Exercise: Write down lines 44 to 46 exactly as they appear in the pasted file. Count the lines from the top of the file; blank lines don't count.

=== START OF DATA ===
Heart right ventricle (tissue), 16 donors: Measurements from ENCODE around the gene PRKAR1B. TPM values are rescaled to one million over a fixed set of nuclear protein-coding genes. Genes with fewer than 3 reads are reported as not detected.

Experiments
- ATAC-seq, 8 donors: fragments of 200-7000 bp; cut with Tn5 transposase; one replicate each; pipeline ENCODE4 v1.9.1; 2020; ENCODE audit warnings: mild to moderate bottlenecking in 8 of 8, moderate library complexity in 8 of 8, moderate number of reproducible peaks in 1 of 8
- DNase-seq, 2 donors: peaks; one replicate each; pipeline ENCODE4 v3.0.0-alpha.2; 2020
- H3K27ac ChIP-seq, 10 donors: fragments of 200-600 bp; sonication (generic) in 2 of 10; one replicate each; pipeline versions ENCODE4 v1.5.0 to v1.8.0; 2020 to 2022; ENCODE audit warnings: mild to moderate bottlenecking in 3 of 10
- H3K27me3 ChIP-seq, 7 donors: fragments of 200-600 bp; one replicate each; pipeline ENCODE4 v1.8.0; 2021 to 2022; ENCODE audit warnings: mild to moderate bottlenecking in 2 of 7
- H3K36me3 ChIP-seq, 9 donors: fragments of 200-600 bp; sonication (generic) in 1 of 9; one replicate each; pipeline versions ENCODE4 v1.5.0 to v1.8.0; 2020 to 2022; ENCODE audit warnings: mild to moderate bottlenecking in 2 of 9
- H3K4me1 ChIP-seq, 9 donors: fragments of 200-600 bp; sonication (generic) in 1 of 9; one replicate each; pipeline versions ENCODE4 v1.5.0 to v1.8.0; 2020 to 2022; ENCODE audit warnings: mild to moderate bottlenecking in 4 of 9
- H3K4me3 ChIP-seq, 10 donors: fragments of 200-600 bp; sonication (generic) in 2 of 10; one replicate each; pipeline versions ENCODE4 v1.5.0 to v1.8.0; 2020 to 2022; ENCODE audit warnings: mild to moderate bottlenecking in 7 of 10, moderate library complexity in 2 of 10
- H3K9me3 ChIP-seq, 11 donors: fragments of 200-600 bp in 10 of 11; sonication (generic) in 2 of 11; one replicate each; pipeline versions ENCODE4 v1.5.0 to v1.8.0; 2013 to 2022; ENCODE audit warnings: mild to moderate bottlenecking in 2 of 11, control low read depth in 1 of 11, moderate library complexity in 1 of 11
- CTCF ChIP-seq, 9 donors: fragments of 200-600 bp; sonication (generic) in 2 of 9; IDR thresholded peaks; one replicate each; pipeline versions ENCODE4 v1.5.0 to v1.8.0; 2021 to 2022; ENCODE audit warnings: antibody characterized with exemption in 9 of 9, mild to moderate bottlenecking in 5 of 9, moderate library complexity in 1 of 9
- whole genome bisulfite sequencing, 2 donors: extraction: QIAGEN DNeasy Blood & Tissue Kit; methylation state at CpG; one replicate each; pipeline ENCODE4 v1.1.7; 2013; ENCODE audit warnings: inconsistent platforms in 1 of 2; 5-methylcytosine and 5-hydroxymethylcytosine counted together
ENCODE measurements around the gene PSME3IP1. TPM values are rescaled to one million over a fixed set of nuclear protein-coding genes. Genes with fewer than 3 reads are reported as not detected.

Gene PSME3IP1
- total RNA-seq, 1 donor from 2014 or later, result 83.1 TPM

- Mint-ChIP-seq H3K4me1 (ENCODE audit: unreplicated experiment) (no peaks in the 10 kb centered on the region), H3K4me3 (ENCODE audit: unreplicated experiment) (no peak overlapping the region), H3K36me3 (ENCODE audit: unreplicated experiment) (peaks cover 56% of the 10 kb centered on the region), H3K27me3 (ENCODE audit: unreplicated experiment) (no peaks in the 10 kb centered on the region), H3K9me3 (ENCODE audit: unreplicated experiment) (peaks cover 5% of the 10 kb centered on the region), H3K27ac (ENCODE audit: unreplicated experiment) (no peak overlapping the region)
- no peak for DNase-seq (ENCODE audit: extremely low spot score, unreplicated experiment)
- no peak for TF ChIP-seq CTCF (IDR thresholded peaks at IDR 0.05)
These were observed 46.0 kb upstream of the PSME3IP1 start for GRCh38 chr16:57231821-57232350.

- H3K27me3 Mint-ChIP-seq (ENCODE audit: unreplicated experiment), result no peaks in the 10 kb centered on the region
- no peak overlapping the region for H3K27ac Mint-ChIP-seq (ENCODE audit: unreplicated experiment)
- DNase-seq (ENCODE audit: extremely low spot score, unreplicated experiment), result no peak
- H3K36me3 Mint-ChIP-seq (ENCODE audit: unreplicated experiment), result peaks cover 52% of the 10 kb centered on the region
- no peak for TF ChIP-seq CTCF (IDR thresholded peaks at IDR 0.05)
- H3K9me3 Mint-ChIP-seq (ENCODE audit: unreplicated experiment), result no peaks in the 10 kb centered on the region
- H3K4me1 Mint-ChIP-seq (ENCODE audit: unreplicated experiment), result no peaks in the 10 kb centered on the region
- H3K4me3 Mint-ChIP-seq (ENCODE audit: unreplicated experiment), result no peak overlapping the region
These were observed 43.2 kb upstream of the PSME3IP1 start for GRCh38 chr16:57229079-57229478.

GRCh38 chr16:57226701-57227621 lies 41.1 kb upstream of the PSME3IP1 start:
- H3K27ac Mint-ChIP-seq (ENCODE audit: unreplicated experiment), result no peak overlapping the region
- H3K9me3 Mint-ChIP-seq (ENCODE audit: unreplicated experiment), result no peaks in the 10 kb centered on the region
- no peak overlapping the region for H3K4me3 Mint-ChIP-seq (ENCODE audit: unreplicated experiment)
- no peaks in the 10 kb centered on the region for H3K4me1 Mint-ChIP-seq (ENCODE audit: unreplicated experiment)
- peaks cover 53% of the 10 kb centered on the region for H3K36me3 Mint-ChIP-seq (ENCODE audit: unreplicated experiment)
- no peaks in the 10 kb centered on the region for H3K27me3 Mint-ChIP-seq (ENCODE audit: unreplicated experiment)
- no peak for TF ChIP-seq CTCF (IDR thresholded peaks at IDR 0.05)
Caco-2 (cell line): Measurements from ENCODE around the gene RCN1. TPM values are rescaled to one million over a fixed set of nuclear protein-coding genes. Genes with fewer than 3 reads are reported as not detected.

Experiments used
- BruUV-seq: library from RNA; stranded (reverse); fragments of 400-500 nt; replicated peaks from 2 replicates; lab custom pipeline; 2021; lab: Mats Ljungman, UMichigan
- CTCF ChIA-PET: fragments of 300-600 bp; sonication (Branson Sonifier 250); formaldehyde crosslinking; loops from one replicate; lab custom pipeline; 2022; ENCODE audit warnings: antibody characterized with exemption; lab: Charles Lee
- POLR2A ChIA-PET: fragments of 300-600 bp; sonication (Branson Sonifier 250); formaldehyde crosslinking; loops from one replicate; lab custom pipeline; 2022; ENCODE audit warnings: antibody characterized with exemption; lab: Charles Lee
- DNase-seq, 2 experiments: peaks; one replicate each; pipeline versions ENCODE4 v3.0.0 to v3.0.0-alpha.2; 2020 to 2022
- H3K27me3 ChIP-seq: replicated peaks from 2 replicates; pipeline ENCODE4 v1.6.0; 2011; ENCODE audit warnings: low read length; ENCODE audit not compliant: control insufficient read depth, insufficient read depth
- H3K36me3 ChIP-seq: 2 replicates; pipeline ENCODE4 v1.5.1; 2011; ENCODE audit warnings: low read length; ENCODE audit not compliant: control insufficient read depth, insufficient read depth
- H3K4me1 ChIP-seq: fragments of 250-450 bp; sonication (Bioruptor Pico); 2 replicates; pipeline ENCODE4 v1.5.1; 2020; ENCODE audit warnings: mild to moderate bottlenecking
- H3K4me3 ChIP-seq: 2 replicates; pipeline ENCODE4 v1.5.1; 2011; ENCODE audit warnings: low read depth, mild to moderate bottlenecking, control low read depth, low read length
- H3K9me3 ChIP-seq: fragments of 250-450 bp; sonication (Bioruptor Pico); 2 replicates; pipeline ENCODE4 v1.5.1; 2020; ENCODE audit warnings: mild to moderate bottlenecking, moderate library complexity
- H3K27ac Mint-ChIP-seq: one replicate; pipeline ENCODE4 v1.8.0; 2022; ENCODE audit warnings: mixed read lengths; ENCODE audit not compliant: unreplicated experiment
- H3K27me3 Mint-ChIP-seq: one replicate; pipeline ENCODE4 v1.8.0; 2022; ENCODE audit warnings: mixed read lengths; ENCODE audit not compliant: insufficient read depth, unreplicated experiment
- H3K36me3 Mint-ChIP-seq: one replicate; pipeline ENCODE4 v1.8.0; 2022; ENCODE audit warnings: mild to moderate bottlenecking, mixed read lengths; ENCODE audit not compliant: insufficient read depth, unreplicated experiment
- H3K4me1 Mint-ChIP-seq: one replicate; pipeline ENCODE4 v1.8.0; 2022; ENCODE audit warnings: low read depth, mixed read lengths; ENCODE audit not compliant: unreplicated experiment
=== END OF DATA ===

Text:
- H3K36me3 ChIP-seq: 2 replicates; pipeline ENCODE4 v1.5.1; 2011; ENCODE audit warnings: low read length; ENCODE audit not compliant: control insufficient read depth, insufficient read depth
- H3K4me1 ChIP-seq: fragments of 250-450 bp; sonication (Bioruptor Pico); 2 replicates; pipeline ENCODE4 v1.5.1; 2020; ENCODE audit warnings: mild to moderate bottlenecking
- H3K4me3 ChIP-seq: 2 replicates; pipeline ENCODE4 v1.5.1; 2011; ENCODE audit warnings: low read depth, mild to moderate bottlenecking, control low read depth, low read length